Monsanto’s 2011 Sustainability Report: Cognitive Dissonance?

From the article:

If we were to look at the 12 leverage points described by Donella Meadows as the places to intervene in a system to try and change it, I believe we would find Monsanto at #12, the first step in the journey. Item 12 is Numbers. It is concerned with measuring and setting targets. Monsanto’s CSR report is full of numbers and targets, primarily aimed at increasing agricultural yield, which is the part of the problem they have been working on. But most experts who have studied world hunger as a system problem, say that poverty, inequality and distribution are the root causes. There is enough food being produced right now, to feed everyone, if we could just get it distributed. In fact, we produce 17% more calories per person today than we did 30 years ago, despite the increase in population. Why then, do we need to double production when the population is only growing by somewhere around 28%?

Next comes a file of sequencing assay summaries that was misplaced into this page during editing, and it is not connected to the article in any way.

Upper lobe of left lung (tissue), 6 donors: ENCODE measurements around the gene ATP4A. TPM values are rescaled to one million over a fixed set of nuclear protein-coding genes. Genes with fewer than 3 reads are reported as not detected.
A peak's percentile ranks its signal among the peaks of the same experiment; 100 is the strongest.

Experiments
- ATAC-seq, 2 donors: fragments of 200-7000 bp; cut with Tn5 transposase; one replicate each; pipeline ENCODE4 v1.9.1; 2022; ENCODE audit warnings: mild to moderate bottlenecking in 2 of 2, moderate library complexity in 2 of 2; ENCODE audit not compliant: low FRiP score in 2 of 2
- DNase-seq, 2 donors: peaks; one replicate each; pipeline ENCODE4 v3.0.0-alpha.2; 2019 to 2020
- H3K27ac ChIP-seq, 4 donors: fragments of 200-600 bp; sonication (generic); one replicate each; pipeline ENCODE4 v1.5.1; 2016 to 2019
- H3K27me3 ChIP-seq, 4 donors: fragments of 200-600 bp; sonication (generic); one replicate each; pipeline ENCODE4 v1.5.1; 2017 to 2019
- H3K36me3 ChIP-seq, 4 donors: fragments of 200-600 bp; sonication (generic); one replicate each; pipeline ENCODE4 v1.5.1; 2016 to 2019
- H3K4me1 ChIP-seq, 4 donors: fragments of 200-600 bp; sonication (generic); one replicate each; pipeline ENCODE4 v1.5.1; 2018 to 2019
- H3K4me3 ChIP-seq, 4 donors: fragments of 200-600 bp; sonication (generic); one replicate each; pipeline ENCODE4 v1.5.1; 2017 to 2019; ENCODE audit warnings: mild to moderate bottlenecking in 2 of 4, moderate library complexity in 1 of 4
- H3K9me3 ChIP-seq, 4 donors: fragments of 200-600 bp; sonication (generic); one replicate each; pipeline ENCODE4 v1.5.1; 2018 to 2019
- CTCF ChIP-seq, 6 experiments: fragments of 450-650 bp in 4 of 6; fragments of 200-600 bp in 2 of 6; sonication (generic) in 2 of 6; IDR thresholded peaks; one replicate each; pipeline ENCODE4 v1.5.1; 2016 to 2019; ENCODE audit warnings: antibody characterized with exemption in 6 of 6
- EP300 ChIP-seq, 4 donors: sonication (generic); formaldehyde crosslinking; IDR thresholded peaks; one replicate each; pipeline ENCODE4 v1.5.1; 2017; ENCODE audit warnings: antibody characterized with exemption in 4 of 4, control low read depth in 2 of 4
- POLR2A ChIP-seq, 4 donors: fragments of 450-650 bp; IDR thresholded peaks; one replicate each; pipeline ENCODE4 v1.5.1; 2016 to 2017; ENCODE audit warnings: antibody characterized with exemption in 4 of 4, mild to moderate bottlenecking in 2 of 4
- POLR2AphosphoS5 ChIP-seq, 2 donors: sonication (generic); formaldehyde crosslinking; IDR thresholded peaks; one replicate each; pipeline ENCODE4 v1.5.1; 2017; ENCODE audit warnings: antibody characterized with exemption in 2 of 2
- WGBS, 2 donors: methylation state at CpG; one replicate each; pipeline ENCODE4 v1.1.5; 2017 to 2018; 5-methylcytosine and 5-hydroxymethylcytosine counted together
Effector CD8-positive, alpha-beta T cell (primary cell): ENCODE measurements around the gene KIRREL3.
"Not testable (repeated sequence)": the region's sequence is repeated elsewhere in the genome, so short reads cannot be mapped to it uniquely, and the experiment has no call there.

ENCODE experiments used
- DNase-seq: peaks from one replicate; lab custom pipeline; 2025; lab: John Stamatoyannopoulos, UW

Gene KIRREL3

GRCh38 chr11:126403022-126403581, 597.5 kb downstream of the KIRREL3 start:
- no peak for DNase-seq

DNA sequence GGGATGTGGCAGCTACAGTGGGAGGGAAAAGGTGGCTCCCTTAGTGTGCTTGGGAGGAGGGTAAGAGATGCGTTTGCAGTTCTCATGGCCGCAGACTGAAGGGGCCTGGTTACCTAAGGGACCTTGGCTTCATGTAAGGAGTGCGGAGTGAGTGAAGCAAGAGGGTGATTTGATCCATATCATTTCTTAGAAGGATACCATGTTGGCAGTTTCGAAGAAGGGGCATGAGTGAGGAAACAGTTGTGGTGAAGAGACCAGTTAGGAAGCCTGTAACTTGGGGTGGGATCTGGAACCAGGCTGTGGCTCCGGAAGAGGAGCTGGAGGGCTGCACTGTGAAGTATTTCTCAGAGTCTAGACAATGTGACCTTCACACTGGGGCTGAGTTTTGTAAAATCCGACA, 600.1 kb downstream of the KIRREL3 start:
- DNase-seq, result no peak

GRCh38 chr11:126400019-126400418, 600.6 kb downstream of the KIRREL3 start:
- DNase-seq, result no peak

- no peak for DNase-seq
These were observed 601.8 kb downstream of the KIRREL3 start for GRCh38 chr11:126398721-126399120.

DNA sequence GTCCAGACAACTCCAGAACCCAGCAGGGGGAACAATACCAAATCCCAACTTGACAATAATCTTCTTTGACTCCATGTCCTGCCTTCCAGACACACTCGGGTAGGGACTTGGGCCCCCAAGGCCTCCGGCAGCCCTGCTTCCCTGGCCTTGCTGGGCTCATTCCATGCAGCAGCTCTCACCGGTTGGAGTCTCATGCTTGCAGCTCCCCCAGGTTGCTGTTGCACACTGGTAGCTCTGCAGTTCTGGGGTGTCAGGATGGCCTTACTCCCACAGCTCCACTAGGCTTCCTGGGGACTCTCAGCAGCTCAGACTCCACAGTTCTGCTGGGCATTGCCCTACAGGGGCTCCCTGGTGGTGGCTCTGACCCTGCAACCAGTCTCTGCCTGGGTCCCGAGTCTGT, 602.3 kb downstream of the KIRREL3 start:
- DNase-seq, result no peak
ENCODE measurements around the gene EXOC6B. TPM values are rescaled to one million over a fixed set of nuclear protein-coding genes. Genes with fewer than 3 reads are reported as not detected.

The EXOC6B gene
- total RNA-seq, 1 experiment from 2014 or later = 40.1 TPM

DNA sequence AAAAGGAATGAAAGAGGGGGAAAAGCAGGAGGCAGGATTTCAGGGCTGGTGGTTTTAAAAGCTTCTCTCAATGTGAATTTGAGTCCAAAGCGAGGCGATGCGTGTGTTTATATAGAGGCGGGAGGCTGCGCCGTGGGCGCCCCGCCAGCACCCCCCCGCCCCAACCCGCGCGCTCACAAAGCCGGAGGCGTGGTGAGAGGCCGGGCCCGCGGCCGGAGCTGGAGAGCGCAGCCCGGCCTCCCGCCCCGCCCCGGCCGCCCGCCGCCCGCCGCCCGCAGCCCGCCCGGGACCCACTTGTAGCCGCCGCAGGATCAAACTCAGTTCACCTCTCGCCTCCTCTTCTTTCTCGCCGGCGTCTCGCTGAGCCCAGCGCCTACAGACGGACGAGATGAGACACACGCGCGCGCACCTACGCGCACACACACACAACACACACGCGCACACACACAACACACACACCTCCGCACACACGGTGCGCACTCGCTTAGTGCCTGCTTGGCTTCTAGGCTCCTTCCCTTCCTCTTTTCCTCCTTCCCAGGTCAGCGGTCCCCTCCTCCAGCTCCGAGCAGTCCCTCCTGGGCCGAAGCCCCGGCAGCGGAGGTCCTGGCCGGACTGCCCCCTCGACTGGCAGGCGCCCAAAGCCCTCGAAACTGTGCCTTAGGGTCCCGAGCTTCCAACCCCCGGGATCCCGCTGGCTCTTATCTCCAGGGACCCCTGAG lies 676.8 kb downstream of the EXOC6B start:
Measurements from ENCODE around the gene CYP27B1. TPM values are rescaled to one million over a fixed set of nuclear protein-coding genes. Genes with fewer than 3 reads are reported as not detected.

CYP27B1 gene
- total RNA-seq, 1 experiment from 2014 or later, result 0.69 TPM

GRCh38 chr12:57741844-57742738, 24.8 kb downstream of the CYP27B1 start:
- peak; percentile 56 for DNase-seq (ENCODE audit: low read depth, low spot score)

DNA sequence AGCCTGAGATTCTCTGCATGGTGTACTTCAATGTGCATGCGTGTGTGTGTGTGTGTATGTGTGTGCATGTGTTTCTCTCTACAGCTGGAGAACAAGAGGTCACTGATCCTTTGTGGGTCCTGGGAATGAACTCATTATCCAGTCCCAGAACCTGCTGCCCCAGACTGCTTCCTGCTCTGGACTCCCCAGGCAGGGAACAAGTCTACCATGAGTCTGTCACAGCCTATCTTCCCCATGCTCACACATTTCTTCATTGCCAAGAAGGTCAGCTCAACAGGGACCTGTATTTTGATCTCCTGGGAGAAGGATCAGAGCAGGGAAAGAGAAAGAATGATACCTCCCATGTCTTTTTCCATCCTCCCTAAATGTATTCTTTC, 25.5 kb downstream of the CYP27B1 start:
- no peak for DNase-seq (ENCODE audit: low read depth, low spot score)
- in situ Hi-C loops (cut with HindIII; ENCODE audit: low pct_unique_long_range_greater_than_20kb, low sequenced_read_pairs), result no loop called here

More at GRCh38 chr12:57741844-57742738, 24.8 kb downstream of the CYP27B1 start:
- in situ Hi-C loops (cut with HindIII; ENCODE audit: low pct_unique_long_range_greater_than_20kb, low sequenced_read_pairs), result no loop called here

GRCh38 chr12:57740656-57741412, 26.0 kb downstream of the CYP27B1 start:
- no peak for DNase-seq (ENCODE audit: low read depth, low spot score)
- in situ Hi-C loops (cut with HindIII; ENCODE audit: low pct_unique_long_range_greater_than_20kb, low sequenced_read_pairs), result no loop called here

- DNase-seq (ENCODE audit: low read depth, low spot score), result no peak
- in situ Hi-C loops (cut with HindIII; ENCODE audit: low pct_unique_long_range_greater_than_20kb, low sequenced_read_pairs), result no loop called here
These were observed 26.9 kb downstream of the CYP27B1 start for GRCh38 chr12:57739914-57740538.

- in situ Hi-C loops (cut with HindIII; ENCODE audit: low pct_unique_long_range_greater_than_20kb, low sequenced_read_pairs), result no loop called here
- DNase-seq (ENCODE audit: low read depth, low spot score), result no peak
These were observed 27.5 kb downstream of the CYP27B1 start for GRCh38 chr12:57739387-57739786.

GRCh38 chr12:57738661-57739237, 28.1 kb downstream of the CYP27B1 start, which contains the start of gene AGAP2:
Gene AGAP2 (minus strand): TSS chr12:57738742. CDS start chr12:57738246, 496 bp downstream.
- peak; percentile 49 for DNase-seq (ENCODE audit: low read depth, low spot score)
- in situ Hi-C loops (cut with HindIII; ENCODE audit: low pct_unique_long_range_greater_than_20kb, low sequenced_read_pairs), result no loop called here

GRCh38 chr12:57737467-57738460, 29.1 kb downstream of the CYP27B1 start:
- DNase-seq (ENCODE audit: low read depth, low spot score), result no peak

Johnson & Johnson’s Sustainability Strategy Includes Avoiding Greenwashing

Read the article here.

During the talk, Al Iannuzzi, Senior Director of J&J’s Worldwide Environmental Health & Safety unit, told a story of his early days as an environmentalist in the 1970s who believed that “corporations are evil.” He resisted working for big corporations until he read J&J’s Credo–which upholds its responsibility to its employees, the environment and communities–and found an interesting job within the company. He’s been with J&J now for nearly 30 years and wants everyone to know how J&J is using business for good.

“If we’re not saying anything, people assume we’re not doing anything,” said Iannizzi. So J&J wants people to know what their doing–but they don’t want to greenwash, either.

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